The timepiece was created for the Royal Air Force and, still today, it is an extremely current watch from an aesthetic point of view. This watch is one of the most sought-after items of all time, it is anti-magnetic and it sports an oversize crown, it can be immediately recognized because of the presence of the historic logo of the RAF. The total absence of a date on military watches makes them even more fascinated and it is something that IWC should start thinking about since a “no data” Mark could easily become, in my opinion, a fan’s most coveted wish (Photo property of Live Auctioneers).
Everything that today sports the name “Mark” up to the 2016 Mark XVIII started off from here. To better understand what wearing one of these timepieces on a daily basis actually means, I would like to interview Hans-Conrad Stamm, a Swiss Air pilot who has been wearing a 1951 one during his flying, after having inherited one from his father.
After an interesting description of the brand’s modern chronographs (I would have continued to call them Fliegeruhr Chronograph and Doppelchronograph) that pushed me to issue a purchase proposal for a 3711 in same-as-new conditions during my return journey from Milan to Rome, Ivan explained to us in details the entire IWC 2016 collection. On that particular occasion we were not able to view the Le Petit Prince Chrono, simply because all of those available in the boutique had been sold already (one of the pics that we took at the Geneva Salon actually showed us why these timepieces sold out like hot cakes!)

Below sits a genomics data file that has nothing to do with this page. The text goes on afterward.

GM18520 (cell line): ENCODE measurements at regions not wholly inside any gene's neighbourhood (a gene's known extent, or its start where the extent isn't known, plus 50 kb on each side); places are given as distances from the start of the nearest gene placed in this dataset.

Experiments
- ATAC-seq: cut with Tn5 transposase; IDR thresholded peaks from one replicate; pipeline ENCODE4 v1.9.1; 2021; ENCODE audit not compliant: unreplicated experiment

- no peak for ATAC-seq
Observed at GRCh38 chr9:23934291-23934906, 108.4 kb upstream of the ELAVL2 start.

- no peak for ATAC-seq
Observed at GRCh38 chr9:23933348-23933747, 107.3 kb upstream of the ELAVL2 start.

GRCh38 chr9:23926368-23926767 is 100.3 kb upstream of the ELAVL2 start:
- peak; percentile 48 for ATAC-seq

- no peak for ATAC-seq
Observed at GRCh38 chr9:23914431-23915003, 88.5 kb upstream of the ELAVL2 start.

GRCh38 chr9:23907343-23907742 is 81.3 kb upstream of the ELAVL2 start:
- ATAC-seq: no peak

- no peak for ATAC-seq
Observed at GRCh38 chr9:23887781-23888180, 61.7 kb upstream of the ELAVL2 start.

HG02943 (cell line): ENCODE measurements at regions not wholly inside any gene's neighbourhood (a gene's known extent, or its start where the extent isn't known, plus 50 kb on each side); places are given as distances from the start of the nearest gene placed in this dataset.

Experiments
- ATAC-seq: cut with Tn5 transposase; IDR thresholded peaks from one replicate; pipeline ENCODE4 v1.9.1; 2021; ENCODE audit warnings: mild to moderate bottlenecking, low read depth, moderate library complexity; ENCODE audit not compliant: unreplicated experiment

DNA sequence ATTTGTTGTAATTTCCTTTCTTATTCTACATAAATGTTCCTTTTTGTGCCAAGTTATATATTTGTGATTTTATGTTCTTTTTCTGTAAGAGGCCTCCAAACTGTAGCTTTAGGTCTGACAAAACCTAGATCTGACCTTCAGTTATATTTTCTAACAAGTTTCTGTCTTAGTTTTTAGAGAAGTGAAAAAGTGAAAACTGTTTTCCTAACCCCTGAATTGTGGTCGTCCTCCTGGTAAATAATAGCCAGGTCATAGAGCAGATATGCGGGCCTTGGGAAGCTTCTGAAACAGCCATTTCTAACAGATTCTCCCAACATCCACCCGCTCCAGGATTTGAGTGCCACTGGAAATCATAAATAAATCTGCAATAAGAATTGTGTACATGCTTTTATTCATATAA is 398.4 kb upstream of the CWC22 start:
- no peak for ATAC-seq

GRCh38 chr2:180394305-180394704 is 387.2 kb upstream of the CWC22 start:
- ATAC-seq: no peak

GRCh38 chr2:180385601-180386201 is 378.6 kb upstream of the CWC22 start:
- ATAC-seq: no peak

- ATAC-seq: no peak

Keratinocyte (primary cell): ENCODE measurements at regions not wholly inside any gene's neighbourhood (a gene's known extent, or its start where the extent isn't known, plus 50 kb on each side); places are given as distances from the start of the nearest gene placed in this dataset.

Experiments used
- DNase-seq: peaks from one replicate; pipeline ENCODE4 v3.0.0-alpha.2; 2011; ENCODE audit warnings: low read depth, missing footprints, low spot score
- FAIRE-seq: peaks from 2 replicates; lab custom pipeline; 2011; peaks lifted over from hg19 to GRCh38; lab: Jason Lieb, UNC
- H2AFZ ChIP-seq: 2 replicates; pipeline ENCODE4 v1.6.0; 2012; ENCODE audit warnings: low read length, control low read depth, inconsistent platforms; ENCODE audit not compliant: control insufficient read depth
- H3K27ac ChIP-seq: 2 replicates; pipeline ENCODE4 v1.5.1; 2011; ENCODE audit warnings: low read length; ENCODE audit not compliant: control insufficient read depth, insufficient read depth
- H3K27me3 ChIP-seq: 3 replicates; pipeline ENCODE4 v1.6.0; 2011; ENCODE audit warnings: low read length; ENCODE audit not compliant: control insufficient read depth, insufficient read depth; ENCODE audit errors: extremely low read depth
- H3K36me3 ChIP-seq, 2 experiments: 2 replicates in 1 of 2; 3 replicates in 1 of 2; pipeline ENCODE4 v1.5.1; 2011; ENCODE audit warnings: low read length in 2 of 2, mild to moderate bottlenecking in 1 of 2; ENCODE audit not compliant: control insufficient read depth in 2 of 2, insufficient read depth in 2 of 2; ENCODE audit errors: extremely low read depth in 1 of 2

This event was organized in a perfect manner, the location where the boutique is situated requires no further presentations – the beautiful Piazza di Spagna – and the idea to take to Italy such an important part of IWC’s history represents an extremely original initiative and also a smart way to put together the brand, their fans and journalists alike.
The manufacturer from Schaffhausen isn’t simply an haute horlogerie brand but it is also a manufacturer with a rich history on its shoulders, the collection value of its watches grows as fast as new models and complications are being released. Back in the days this type of watches used to be worn by Luftwaffe and RAF staff but today they can be seen wrapped around the wrist of Miramar Fighter Weapons School (Top Gun) pilots and it would be nice to talk about the next Pilot’s collection next to a Spitfire. I would like to sincerely thank Ivan Brambilla, Francesca Mirra (PR Assistant for IWC Italy), Melissa Faraone (Boutique Manager) and her staff for the unforgettable day that we spent together.
(Photo credit: courtesy of IWC, Horbiter®'s proprietary photo-shooting)
Gaetano C @Horbiter®